Part of my “Article of the Month” series in 2000
First day of March, 2000. I’m sitting in the Central Jury Room at the downtown DFW Federal Building, George L. Allen Sr. Courts. I was summoned for jury duty about a month ago. The day is finally here.
What a strange affair this is for me. It’s all very new and alien. The smell of pinesol is in the air, everything sanitary and public. I’m sitting in this large room, about 200 other chairs — movie theater seats — all positioned forward, facing at the judge’s podium.
It’s a bizarre feeling. No one sits next to anyone else; at least one or two seats separate each prospective juror. If you look up to gaze at the crowd, you’ll notice others making similar stealing glances around the room, until your eyes meet in an awkward lock, as if the two of you have been caught in a secret voyeurist game. The two of you quickly look away, minding your own business.
There’s a man in brown suede; another in green corduroy pants, reading his paper, the business section. A woman in black enters with deep knowing wrinkles. A middle-aged man sits behind me dosing off to his 12-steps manual. What odd isolation is between us. It’s like the movie projector’s off and the lights have come up, but no one is going home.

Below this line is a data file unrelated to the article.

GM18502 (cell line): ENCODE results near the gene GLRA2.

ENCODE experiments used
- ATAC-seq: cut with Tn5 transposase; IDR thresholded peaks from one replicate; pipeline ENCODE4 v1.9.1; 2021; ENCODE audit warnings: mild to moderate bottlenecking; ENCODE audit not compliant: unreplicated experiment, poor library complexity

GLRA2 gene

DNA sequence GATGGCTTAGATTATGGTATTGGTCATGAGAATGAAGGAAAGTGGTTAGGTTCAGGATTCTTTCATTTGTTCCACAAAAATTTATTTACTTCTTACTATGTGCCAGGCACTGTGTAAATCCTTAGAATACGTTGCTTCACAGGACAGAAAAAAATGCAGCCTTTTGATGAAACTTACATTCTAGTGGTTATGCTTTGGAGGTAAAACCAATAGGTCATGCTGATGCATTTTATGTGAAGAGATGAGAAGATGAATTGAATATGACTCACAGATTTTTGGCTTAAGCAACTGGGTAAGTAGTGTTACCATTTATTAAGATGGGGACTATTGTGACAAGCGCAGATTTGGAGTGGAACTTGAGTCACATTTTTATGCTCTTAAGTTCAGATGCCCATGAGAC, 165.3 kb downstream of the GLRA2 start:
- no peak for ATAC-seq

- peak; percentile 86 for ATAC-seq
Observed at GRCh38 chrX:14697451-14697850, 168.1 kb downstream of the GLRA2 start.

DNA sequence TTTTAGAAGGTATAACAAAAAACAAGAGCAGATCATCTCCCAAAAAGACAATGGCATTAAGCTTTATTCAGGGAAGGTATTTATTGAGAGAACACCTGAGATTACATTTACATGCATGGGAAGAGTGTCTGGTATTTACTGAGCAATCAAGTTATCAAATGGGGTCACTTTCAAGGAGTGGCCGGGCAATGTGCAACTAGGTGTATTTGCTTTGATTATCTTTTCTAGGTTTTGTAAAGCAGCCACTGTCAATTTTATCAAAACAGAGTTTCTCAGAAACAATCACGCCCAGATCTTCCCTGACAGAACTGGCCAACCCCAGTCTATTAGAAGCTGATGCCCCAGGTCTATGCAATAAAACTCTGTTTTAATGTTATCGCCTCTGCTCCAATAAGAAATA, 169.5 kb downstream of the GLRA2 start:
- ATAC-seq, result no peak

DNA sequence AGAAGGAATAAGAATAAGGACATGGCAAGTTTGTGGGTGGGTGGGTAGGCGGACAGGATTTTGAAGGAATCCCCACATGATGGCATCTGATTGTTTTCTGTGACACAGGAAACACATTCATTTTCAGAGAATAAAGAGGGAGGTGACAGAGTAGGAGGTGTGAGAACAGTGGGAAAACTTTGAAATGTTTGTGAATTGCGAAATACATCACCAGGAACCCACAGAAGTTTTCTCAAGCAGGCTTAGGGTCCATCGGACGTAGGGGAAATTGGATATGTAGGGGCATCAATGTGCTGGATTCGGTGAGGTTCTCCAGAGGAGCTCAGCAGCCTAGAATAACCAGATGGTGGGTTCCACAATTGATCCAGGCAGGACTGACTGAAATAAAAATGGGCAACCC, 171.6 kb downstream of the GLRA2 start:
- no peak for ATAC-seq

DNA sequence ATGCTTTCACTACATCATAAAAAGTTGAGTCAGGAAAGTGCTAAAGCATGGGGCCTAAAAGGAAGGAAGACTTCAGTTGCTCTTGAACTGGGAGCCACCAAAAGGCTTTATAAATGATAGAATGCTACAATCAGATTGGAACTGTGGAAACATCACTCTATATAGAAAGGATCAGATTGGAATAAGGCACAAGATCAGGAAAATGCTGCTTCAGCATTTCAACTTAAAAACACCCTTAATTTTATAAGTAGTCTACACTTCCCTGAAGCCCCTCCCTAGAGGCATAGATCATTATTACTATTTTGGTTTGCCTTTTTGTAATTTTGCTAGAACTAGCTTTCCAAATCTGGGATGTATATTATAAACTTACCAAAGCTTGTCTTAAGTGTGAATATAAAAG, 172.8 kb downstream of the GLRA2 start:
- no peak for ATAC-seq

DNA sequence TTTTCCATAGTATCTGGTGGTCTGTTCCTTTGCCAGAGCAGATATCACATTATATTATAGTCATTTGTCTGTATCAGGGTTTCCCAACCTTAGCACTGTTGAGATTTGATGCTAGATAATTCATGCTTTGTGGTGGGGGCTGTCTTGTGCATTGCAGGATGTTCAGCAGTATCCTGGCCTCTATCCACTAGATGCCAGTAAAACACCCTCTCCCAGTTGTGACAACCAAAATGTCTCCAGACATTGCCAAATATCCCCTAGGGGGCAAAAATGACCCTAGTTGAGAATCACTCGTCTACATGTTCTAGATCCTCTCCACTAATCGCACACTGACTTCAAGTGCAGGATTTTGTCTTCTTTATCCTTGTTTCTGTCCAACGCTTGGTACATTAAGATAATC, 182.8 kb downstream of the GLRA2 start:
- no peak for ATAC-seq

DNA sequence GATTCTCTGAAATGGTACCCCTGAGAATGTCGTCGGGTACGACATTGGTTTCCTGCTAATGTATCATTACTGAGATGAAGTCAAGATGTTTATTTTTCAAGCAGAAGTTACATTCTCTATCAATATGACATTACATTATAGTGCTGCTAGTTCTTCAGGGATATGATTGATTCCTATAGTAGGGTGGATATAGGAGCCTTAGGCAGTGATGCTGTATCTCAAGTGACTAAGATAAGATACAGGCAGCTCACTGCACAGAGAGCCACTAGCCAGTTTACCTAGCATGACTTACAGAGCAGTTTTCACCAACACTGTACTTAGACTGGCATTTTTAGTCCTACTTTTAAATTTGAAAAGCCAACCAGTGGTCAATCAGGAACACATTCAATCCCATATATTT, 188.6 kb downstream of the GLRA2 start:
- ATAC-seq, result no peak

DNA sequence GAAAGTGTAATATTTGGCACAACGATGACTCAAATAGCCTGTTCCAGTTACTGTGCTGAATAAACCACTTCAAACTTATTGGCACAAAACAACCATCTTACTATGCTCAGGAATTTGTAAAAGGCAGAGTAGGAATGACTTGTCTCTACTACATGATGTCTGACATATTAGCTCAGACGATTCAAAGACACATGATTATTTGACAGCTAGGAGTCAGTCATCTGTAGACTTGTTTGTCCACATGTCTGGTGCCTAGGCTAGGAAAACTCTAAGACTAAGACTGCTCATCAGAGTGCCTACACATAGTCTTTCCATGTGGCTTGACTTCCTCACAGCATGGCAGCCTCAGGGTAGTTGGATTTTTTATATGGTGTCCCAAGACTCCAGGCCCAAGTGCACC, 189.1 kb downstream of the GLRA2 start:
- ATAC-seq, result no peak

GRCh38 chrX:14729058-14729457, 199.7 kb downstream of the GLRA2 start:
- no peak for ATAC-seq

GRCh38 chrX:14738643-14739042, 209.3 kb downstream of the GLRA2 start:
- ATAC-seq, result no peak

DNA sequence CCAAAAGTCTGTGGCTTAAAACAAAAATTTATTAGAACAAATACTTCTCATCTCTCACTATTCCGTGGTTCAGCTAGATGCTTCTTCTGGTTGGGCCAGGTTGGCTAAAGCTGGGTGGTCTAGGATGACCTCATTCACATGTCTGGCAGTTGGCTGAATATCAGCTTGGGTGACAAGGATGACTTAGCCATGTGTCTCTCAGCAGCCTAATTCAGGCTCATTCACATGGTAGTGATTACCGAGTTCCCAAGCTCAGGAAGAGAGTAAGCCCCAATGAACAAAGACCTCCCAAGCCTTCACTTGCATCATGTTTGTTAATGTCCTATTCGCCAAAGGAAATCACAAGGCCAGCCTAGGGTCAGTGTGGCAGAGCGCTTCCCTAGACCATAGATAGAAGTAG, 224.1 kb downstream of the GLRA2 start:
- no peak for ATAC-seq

I am juror number 1158, but my name is of no consequence here. I’m just a meek member of society fulfilling his civic duty. I must admit though, I’m not at all disappointed that I’m here. I’m actually looking forward to making the cut. This is all new to me so I hope to experience more.
Well, ultimately I did not make the selection. The last group of jurors, myself included, were sent on our way. I’m somewhat disappointed. I was looking forward to the experience. But, I’m grateful for what I got: a slight look into city government life and the meager isolated lives us civic servants live. If nothing else I at least had the opportunity to speak with an elderly black man on the train home. He asked for the time. I gave it to him.
As I look back at that unique day, I was reminded not of the possible crimes and evidence in the halls of justice that I might discover had I been picked for the jury. Instead, I was reminded of the words of a wiser man than I. “No man is an island.”
And so it goes these interesting people, each one a relevant case study in the great diversity of our modern society, were randomly selected from disparate backgrounds. We were chosen to potentially decide the fate of some other lowly member of our fair society, down on his/her luck with the law. But not that day. Perhaps my fellow jurors will meet again. I rather hope we will.